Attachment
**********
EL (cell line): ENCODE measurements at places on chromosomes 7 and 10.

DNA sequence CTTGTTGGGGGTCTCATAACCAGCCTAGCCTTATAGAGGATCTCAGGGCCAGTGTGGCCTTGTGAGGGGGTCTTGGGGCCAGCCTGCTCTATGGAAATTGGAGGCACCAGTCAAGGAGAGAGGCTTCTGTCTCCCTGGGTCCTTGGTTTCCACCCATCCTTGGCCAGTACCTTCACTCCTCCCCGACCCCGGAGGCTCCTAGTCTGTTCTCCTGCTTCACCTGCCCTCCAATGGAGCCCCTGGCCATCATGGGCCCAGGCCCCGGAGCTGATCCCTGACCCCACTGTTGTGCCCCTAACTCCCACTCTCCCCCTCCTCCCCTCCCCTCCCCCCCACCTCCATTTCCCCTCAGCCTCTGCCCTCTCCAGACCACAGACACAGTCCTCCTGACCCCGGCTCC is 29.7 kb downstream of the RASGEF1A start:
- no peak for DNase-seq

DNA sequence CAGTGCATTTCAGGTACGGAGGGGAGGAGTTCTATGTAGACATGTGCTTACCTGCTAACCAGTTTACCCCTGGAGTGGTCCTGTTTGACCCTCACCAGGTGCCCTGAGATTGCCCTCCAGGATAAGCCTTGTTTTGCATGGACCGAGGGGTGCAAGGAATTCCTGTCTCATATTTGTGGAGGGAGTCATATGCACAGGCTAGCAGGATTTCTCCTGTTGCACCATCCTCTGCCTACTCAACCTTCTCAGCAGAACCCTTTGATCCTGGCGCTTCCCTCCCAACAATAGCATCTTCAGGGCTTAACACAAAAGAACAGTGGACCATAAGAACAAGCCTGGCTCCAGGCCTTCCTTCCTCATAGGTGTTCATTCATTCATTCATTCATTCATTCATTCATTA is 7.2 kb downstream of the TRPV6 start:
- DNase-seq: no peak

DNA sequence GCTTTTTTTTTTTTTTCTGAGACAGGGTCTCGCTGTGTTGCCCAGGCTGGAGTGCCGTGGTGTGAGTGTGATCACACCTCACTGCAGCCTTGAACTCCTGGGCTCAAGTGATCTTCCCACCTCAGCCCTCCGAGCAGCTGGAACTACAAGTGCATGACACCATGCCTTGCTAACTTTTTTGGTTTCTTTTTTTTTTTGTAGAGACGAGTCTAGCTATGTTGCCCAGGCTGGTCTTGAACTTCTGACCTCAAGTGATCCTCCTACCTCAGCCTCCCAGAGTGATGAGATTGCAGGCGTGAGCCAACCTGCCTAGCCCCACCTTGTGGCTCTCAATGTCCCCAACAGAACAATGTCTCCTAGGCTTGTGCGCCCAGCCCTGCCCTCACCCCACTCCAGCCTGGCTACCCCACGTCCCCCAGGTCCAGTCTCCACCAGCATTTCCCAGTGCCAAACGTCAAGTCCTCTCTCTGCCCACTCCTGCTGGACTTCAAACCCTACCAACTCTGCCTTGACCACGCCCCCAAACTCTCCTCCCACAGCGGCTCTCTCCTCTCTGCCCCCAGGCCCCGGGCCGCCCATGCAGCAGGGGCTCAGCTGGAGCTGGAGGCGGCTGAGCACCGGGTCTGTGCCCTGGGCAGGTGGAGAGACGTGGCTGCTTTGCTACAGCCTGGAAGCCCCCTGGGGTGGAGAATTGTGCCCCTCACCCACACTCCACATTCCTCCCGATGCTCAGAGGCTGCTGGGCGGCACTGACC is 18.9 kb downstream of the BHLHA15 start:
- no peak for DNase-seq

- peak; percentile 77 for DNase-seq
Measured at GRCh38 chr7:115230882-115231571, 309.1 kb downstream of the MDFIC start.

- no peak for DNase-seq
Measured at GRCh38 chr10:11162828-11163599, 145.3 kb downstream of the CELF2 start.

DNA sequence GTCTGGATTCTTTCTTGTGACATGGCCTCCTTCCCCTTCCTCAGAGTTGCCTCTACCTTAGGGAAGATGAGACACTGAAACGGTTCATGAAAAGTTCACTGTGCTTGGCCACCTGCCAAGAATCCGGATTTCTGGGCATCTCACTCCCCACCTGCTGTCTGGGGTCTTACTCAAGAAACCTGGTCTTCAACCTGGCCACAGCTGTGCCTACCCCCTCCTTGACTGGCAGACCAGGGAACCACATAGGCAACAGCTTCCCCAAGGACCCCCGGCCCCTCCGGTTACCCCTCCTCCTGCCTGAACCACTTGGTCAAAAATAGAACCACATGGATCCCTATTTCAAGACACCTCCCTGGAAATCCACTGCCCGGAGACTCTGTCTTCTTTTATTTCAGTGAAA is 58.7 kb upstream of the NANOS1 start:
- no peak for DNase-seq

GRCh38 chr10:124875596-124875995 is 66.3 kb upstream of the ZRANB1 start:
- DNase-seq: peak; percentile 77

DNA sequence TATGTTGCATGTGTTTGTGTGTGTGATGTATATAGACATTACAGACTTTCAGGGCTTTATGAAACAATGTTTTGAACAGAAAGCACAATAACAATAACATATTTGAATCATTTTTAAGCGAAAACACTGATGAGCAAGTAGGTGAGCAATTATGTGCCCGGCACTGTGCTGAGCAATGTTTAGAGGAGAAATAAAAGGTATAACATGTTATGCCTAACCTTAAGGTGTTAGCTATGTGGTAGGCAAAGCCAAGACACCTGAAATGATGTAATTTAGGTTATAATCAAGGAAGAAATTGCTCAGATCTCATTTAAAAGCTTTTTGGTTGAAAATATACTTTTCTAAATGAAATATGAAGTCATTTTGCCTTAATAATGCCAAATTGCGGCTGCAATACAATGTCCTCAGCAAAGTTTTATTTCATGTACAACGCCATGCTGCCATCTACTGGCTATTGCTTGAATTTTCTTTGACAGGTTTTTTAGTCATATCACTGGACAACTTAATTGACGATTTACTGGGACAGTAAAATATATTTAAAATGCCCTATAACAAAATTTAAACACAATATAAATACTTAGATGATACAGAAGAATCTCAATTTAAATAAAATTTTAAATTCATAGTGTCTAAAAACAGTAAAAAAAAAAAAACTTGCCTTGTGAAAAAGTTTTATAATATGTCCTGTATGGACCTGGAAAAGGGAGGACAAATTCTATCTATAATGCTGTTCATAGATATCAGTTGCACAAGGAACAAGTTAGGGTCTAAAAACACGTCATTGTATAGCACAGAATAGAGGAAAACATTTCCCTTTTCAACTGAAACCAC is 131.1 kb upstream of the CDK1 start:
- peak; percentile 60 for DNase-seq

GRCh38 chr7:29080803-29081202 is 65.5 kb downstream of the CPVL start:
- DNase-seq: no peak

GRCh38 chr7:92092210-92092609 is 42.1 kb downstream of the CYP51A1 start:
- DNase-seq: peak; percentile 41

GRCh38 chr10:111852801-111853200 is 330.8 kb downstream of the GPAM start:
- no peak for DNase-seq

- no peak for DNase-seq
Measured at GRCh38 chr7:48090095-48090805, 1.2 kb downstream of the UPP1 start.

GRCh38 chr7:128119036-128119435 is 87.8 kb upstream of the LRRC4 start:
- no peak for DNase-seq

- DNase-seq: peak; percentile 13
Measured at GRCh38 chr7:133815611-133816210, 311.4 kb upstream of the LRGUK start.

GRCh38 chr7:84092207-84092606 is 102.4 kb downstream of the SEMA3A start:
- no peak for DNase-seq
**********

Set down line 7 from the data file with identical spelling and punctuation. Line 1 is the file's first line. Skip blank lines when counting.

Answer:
- no peak for DNase-seq